[Update: and the answer was: leave. Oh dear.]
This indecision’s bugging me
(Esta indecision me molesta)
If you don’t want me set me free
(Si no quieres librame)
Exactly who I’m supposed to be
(Digame que tengo ser)
Don’t you know witch clothes even fits me?
(Sabes bruja ropa me queda)
Come on and let me know
(Me tienes que decir)
Should I cool it or should I blow?
(Me debo ir o quedarme)
I thought the mixed-in Spanish verse was a nice touch for a post about Europe.
This post is largely for me to record my own opinion, so that in later years I can read it and realise how foolish I was. Or how wise; time will tell. But unlike, say, GW vs denialism (the denialists are bozos) or Vim vs Emacs (gvim, of course) or Perforce vs Git (p4, naturally) I don’t have a very strong opinion on Brexit.
Perhaps I can explain that at least in part by pointing you at the closest thing I’ve seen in a public statement to my own opinion, which is a column in the
Torygraph Times by Matthew Parris. Who has a better marathon time than JA or Maz, so his views must be taken seriously. Like me, he is keen on the idea of Europe in theory, but has no love for the institutions of the EU as currently constituted; not happy to be in the company of those who wish to leave (Timmy excluded, of course); and wonders what knock-on effects there might be on the world at large. Certainly, now seems a poor time to be rocking the boat. We seem to have stumbled into this whole mess by accident; volume n of “the Tory party tears itself to pieces over Europe”, wished on the rest of us only because Cameron accidentally and unexpectedly won a majority and had to make good on his promises.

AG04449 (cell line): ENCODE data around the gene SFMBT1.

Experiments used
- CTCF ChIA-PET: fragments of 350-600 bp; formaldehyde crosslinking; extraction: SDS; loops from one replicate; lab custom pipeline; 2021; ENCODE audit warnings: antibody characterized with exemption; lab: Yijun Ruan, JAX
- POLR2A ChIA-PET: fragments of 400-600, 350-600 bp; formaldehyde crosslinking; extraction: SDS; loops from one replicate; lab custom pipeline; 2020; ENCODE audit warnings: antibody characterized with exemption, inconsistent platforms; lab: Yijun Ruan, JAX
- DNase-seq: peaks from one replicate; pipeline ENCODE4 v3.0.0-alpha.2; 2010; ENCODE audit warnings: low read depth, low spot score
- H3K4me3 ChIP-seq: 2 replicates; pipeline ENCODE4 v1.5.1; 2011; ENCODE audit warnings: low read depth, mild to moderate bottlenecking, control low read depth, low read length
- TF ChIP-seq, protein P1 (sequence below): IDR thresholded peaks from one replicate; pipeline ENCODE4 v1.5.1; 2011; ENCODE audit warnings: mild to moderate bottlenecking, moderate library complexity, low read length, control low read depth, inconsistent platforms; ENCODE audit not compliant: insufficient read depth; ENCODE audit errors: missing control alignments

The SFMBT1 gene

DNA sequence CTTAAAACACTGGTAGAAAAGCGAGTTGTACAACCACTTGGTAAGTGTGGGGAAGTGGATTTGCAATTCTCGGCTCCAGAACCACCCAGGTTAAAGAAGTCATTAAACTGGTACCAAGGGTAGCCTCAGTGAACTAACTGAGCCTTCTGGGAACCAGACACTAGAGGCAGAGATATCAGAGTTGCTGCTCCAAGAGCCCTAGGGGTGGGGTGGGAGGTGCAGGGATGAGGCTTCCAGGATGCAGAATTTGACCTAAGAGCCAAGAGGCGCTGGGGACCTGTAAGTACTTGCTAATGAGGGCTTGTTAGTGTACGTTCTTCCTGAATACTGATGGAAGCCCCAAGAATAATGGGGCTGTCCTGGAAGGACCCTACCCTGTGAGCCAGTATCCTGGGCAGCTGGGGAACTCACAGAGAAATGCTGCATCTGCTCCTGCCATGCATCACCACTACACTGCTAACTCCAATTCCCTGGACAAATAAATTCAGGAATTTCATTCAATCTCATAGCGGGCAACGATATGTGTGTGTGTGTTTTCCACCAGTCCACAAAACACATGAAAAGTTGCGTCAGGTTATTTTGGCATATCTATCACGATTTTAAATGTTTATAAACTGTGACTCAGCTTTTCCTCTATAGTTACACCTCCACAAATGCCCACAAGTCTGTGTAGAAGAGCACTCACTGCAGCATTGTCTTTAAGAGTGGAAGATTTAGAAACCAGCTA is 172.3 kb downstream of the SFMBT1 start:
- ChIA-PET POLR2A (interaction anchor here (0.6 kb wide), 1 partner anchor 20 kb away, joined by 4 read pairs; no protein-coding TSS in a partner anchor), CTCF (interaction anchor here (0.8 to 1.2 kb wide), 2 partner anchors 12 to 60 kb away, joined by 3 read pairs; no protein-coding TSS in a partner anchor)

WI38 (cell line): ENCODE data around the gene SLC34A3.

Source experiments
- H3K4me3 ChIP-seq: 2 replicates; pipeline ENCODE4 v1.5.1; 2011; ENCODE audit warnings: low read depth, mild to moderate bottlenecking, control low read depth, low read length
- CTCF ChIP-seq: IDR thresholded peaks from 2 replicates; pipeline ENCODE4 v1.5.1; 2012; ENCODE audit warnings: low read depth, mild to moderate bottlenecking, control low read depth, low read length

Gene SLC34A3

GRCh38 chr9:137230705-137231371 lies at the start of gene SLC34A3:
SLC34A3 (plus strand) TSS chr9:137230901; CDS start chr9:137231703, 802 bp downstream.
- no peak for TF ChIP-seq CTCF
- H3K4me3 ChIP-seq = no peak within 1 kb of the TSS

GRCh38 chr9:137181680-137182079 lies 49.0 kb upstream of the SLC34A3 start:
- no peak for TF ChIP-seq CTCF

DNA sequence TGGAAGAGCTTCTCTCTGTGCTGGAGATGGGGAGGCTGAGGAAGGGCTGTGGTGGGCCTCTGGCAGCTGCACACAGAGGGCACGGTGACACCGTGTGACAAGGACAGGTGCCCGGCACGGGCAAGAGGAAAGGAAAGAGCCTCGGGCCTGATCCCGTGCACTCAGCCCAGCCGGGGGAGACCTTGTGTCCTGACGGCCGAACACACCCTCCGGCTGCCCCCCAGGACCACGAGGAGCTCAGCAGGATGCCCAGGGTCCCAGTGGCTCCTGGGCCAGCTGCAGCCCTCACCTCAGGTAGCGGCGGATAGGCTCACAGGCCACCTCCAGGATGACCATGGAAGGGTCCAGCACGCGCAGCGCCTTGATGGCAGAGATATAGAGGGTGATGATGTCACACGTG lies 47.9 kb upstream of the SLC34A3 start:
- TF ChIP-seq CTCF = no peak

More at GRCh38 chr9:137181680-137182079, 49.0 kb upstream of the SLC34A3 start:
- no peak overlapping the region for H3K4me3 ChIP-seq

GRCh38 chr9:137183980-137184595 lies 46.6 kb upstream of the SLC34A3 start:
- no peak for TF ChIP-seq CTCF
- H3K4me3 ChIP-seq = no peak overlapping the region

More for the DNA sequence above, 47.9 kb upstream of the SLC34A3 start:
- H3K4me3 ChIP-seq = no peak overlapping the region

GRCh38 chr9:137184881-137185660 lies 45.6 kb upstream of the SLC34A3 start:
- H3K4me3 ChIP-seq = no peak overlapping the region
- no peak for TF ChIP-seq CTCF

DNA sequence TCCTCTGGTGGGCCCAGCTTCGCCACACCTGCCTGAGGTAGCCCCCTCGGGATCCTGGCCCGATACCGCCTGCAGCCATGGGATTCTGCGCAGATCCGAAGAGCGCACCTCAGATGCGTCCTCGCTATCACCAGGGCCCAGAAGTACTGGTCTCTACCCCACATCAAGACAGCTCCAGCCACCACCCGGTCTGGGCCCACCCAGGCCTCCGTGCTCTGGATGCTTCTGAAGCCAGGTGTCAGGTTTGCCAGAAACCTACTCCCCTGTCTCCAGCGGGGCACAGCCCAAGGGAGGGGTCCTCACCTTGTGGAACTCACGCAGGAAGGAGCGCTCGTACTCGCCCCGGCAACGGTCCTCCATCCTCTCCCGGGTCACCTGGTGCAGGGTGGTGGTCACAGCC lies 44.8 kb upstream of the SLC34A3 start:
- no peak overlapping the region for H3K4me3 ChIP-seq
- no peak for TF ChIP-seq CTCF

My own views were crystallised when I asked my 18 year old just-eligible-to-vote-this-year son how he would vote. I expected indecision and not-really-thought-about-it; instead, I got an instant “In”, and when pressed for why, an excellent reason: because he wants the option to easily work anywhere in Europe.
I’ve seen so many words about this whole thing, and so few of them seem to be worthwhile. Almost all the arguments put forward either for or against appear besides the point, unreliable, or wrong.
Another question is, “Could Brexit be a good thing for Europe?” The FT considered this and pretty well everyone agreed that the answer was No: Brexit would be bad for the EU. I agree with that. We’re mostly deciding for ourselves, I suppose, but shouldn’t be selfish.
The stupid way the EU tries to beat up Google is another reason to dislike it; but a relatively minor one; Google will outsmart them. Would you rather trust the EU or Google to do something useful? Google, obvs.
In a vague nod to the ostensible topic of this blog, The Economist notes the odd connection between Brexy-ness and GW denialism; but the thought doesn’t really go anywhere.
This draft was started about a month ago. I rather hoped to tidy it up into something more coherent before publishing it, but if I keep on at this rate it will be after the referendum; so I’ll just press “publish” in its current state.
* Anything goes
* Caius, Pembroke, Maggie and Clare
* The CDM spawned a small industry of project developers, assessors, MRV professionals and climate finance experts – this from someone who supports it.
* The Stunning Victory Of This Capitalist Neoliberal Globalisation Thing
* James offers sage advice, as ever.
See #4 for my thoughts on Boris. But it seems unfair to criticse him for naked politicking without doing the same for Corbyn: whilst nominally “in” he can’t resist mixing in his own bizarre hobby-horses and damaging the “in”side.